Colombia’s Foreign Ministry confirmed claims made by Colombia Reports last week that freelance journalists have been stripped of the possibility to apply for a migrant visa.
In a statement, the Foreign Ministry also confirmed that it continues to demand journalism degrees from foreign journalists, which is unconstitutional, according to press freedom foundation FLIP.
Unlike for example oncologists, who need a degree in oncology to work, journalism falls under the category of “free professions” that requires no diploma in the field, according to Colombia’s constitution.
This implies that journalists who studied Latin American Studies or Economy, for example, would not be able to stay in the country for more than two years.
Only journalists with a work contract would be allowed a migrant visa that would allow them to stay long, but ignores the fact that the majority of journalists and foreign correspondents work on a freelance bases.
Nevertheless, the Foreign Ministry claimed that “it respects freedom of expression and information and recognizes the fundamental role of journalists and the media in democracy. Colombia is a country open to the presence of journalists of all nationalities who can fully carry out their work in the national territory.”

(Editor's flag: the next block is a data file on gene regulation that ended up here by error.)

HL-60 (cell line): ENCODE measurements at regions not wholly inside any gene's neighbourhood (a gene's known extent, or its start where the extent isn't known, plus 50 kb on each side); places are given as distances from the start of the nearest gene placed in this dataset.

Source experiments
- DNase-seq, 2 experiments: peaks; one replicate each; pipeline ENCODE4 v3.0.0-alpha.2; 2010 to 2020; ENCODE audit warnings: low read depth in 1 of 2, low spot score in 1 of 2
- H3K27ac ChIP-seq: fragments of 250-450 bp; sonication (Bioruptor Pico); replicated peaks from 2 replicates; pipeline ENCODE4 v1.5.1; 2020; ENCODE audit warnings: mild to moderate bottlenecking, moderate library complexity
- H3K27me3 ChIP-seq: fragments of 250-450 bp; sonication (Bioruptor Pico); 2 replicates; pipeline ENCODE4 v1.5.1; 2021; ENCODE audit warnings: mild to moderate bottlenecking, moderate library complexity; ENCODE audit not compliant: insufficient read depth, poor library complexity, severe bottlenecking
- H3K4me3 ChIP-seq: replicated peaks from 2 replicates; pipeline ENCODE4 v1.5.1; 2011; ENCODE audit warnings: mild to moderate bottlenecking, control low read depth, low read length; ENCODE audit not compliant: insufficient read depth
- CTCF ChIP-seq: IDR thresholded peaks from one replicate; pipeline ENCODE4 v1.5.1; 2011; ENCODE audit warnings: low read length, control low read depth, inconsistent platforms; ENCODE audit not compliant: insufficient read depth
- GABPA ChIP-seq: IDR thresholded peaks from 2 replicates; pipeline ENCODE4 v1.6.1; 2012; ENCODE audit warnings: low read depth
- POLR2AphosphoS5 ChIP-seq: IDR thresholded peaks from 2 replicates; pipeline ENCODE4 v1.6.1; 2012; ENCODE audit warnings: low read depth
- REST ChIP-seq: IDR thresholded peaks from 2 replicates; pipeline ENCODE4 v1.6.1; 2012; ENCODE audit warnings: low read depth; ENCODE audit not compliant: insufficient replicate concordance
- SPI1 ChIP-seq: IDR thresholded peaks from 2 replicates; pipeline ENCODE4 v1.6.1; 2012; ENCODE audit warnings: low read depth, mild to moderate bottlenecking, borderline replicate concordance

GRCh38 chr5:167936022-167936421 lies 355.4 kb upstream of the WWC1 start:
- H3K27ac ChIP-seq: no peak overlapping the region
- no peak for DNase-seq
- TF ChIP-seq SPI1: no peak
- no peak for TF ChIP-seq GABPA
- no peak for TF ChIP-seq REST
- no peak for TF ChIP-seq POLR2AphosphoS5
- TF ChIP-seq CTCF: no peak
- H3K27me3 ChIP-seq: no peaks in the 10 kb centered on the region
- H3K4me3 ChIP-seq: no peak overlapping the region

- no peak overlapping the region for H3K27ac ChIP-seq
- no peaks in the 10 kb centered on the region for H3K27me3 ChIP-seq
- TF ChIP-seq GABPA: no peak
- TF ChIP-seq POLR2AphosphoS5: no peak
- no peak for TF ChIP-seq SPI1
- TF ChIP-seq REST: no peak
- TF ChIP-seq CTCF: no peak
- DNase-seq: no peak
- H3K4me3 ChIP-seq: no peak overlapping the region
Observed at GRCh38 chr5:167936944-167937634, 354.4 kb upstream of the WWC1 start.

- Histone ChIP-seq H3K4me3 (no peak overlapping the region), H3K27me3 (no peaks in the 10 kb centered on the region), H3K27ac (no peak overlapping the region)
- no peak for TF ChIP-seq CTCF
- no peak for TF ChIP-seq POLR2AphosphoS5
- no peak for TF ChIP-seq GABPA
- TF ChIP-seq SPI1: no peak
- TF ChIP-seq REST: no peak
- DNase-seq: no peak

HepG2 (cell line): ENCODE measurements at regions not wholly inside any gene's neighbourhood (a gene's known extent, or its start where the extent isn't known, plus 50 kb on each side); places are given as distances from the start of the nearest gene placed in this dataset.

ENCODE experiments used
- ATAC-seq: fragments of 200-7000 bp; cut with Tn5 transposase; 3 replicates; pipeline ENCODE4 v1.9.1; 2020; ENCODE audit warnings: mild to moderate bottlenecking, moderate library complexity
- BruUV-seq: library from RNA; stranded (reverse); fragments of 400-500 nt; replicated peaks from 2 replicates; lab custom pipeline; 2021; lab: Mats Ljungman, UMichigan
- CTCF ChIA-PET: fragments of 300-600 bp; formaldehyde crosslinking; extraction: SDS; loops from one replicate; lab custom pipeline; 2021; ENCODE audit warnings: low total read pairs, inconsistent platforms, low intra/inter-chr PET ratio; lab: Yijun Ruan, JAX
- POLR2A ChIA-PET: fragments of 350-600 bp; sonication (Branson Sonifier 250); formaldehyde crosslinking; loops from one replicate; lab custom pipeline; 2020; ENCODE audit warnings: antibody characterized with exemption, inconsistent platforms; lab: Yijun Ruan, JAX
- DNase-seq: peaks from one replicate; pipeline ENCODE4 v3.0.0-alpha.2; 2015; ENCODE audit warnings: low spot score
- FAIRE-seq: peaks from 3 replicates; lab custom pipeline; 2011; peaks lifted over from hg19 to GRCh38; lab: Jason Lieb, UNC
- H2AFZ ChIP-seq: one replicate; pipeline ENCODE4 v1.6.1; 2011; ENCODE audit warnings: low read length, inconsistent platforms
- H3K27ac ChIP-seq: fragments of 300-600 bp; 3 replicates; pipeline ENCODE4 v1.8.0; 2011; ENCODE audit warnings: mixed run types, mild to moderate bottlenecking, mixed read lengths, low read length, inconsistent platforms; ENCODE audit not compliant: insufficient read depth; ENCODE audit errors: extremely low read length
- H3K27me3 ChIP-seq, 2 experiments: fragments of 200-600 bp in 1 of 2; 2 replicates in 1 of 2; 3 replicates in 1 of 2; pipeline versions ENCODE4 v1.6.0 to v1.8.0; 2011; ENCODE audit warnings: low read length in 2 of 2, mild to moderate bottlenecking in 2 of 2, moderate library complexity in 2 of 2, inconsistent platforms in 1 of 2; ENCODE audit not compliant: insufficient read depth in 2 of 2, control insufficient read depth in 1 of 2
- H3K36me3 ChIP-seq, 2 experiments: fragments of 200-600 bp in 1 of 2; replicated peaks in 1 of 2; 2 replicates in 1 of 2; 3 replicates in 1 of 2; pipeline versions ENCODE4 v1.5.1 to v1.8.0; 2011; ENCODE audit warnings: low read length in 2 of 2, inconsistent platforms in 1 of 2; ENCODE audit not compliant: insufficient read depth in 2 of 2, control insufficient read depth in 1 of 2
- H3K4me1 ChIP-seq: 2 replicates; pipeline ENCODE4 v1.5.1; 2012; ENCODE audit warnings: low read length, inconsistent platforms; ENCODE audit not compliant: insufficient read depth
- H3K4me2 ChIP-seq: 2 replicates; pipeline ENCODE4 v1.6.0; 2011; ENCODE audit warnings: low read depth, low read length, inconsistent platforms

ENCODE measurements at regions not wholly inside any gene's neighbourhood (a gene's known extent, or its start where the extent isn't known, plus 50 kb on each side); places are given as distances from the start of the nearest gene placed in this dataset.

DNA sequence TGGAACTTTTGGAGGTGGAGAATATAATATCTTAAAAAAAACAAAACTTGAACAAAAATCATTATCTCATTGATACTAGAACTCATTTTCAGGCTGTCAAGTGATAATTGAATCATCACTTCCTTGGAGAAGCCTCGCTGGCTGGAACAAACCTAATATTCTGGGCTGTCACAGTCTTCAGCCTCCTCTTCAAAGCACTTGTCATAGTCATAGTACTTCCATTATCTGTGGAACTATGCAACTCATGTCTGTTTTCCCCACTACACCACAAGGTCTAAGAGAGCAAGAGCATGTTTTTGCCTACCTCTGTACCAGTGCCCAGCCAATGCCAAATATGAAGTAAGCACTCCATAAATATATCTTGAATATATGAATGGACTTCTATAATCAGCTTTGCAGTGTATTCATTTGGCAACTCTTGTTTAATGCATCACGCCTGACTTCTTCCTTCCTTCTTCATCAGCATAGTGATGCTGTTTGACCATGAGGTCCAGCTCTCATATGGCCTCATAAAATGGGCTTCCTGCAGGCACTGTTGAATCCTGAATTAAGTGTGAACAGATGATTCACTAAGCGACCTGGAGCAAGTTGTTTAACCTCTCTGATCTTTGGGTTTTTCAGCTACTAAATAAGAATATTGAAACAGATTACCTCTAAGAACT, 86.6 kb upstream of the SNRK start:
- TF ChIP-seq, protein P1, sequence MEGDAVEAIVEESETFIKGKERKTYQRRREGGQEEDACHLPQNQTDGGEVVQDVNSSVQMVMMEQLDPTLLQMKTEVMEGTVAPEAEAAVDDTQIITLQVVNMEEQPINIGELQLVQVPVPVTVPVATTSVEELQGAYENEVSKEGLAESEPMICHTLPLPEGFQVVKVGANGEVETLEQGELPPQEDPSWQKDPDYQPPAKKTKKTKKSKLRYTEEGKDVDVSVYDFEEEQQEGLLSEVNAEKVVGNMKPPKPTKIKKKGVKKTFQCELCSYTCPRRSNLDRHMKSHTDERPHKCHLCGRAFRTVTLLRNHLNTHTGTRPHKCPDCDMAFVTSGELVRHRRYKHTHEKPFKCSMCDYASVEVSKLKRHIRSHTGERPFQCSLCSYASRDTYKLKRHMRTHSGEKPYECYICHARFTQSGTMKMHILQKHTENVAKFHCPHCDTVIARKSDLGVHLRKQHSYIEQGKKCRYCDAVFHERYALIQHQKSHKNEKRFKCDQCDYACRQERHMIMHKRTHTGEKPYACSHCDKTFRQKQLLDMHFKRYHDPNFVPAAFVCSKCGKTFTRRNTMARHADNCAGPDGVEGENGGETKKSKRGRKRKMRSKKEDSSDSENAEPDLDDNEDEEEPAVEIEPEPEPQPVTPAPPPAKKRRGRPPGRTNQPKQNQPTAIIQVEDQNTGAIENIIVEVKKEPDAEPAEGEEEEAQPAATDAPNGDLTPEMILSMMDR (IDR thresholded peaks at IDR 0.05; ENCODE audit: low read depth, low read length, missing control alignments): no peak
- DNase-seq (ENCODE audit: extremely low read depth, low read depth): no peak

The Foreign Ministry did not respond to Colombia Reports’ claim about the apparent arbitrary use of its discretionary faculty, which allows governments to block foreigners, for example if they are on a terror list or suspected of criminal activity.
FLIP director Jonathan Bock told W Radio on Friday that his organization has had trouble for years getting concrete answers about these apparently arbitrary decisions to either refuse to grant a journalist visa.
Bock told Colombia Reports last week it currently has nine reports of journalists with visa issues. This website talked to another three who were unable to return to the country where they have worked for years.
Following a 2018 report by this website and The Bogota Post, both Colombia Reports and the FLIP have been monitoring the situation which, with the unannounced new restrictions, dramatically restricts journalists’ ability to work.
While some journalists wouldn’t need more than a two-year visa, journalists who have regular assignment with foreign media would be forced to leave the country without being able to make contacts or scratch the surface of the country, its society and its cultures.